Joakim Soria, Kansas City— Soria struggled for the first time in his career in 2011. He was a little unlucky and gave up a lot more long balls than he ever had. Nobody would argue that Soria doesn’t have the skills to bounce back to his stellar reliever self, though the A's addition of Jonathan Broxton has caused many to question if Soria could jump into the rotation.
Reports are that Broxton will simply be the setup man in Kansas City, but some—myself included—wonder if the Broxton insurance policy is indicative of Soria having some mental adjustment problems that are all too common to dominant closers who fail. We’ll see, but it’s at least something to monitor going forward.
Daniel Bard, Boston— Bard is rumored to be entering 2012 as a starter for the Red Sox. Some believe he will end up as the closer. I’m not sure which way to go and how to accurately rank him. I like him better as a closer, obviously, but I’d be lying if I didn’t tell you how glued I’m going to be to Bard’s “situation.” Boston's acquisition of Mark Melancon seems to preclude Bard as the closer, but Melancon is far from an experienced stopper, so the job still could be up for grabs.`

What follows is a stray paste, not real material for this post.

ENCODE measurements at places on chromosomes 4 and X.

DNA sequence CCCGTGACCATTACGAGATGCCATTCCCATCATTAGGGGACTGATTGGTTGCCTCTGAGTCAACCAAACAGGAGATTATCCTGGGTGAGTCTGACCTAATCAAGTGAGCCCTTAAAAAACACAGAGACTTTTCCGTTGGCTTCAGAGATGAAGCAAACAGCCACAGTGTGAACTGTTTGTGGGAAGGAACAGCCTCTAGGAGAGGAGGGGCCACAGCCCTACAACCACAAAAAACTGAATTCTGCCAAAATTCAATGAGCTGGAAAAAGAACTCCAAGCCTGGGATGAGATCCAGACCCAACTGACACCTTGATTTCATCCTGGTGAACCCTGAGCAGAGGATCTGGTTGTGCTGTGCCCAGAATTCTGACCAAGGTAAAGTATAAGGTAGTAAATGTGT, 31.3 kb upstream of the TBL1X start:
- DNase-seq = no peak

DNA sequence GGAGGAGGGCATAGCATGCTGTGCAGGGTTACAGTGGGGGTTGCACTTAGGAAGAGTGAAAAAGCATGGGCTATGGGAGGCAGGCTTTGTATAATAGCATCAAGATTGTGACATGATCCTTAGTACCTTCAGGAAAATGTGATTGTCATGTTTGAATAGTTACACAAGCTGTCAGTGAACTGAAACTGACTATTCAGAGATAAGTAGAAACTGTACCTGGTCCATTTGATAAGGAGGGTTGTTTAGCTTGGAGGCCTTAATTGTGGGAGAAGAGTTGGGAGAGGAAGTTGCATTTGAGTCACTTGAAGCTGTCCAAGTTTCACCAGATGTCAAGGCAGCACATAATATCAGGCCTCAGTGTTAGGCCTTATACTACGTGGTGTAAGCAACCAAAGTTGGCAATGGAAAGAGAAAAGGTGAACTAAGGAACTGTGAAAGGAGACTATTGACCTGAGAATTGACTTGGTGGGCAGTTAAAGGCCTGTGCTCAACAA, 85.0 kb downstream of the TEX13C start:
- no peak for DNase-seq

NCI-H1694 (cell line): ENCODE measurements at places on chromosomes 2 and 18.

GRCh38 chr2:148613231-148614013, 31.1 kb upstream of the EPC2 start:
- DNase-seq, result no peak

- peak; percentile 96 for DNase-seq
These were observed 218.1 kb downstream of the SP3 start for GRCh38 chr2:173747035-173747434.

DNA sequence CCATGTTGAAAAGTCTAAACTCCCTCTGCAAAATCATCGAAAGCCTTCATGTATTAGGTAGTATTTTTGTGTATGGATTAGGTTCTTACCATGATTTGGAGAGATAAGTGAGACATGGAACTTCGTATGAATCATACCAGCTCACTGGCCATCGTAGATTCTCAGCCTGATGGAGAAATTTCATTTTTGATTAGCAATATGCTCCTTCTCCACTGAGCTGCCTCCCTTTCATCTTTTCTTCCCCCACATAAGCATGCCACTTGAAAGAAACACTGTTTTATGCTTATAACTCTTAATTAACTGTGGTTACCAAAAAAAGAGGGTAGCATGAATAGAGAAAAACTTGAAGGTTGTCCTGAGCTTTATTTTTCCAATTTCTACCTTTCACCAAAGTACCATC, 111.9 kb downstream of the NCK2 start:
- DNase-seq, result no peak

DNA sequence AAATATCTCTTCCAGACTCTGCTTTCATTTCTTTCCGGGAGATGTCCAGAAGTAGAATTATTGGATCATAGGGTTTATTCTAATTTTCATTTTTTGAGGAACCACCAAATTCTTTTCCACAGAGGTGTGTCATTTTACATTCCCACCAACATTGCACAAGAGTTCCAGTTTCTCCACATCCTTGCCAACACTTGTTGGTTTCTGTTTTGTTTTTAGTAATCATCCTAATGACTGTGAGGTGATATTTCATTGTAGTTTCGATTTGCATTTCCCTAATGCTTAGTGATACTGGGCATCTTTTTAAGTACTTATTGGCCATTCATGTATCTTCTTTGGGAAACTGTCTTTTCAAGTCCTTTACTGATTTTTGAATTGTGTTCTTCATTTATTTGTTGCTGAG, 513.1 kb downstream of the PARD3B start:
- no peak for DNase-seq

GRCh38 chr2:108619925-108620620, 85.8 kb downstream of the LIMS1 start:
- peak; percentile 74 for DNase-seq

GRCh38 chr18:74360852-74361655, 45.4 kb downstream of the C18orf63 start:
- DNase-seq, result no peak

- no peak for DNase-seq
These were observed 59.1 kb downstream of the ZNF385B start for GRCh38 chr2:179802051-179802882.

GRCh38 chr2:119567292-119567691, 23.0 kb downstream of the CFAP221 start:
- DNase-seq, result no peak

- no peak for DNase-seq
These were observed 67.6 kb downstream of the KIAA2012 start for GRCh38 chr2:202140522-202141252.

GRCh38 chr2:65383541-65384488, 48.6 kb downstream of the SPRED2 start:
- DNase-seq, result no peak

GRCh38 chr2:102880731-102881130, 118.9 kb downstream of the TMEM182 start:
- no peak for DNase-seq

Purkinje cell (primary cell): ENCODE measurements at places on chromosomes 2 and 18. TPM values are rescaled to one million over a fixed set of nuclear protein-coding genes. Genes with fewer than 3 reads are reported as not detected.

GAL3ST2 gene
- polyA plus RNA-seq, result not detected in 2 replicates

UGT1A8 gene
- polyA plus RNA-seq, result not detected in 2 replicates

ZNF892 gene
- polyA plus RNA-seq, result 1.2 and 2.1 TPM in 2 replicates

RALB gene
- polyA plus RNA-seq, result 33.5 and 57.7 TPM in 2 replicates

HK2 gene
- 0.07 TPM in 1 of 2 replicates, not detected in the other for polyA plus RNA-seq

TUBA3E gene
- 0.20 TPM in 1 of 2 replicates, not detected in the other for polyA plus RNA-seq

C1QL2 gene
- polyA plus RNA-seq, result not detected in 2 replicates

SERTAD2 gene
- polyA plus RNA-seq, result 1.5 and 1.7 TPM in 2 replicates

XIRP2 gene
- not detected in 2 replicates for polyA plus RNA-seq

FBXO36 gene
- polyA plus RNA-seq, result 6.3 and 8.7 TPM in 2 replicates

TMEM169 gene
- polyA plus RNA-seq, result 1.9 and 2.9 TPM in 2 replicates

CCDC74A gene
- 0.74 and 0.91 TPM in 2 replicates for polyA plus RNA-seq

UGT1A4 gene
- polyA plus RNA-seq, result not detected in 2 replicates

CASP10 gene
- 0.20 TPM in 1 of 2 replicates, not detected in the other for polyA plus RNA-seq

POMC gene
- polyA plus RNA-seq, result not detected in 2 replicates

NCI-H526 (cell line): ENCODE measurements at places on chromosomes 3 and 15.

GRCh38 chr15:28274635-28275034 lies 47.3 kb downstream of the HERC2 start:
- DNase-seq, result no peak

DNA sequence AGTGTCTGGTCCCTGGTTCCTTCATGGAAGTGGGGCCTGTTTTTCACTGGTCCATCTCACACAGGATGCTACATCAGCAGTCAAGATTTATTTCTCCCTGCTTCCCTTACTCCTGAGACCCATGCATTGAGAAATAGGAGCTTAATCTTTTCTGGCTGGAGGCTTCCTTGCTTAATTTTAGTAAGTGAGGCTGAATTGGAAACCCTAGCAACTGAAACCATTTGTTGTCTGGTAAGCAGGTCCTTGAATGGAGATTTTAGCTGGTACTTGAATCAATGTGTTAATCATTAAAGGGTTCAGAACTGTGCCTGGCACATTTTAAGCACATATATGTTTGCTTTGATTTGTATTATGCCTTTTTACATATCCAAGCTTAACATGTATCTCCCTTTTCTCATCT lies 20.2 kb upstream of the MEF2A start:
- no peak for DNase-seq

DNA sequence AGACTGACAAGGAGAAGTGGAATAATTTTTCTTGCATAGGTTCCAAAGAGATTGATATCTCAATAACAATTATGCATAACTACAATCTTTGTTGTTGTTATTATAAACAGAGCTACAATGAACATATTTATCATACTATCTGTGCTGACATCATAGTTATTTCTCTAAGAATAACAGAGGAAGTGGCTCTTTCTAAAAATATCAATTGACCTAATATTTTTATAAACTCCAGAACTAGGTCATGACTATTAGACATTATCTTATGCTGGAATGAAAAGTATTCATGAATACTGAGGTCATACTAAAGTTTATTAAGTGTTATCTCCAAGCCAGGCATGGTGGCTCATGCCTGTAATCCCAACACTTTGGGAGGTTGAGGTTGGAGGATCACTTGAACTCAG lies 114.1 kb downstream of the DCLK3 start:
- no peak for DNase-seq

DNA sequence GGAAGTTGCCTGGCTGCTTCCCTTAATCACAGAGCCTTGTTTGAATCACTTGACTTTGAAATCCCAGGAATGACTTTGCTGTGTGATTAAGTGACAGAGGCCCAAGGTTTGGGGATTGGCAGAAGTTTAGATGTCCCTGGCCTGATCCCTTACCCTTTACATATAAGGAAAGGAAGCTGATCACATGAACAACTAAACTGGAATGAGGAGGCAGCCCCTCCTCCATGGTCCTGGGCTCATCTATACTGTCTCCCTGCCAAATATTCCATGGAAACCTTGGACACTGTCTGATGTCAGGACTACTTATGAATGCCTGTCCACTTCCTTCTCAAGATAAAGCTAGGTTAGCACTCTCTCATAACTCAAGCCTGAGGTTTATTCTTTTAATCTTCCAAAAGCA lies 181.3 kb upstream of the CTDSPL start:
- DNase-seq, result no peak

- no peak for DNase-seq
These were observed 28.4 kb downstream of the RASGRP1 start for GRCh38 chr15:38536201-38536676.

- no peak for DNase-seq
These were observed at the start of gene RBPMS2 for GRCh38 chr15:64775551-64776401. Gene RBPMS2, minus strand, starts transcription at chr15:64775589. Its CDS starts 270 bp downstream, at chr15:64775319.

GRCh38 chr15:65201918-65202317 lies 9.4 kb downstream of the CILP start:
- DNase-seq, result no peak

Bard's stats were really solid last year. He didn’t walk too many people, and nobody—I mean nobody—hit him. He has such a nasty fast fastball and knee-buckling slider.
I wonder if we’ll see Bard develop that change-up further. He’ll have to if he expects to get major league hitters out the second time through the order. Basically, I love Bard as a closer, and I could love him as a starter. I need to see more, but I think we should all be willing to pay the price to find out.
To recap, I love Sale and Feliz. I’m fascinated by Johnson and Bard. I’m staying away from Crow, Chapman and Soria.
Thanks, everybody, for your continued support of The Hardball Times, and especially the fantasy guys as we continue to try to provide you with the best fantasy information and advice available on the web. Merry Christmas to all.
Ben Pritchett can be reached for questions, comments, gripes, or considerations at email@example.com or you could follow his whims on twitter @pritchettclan.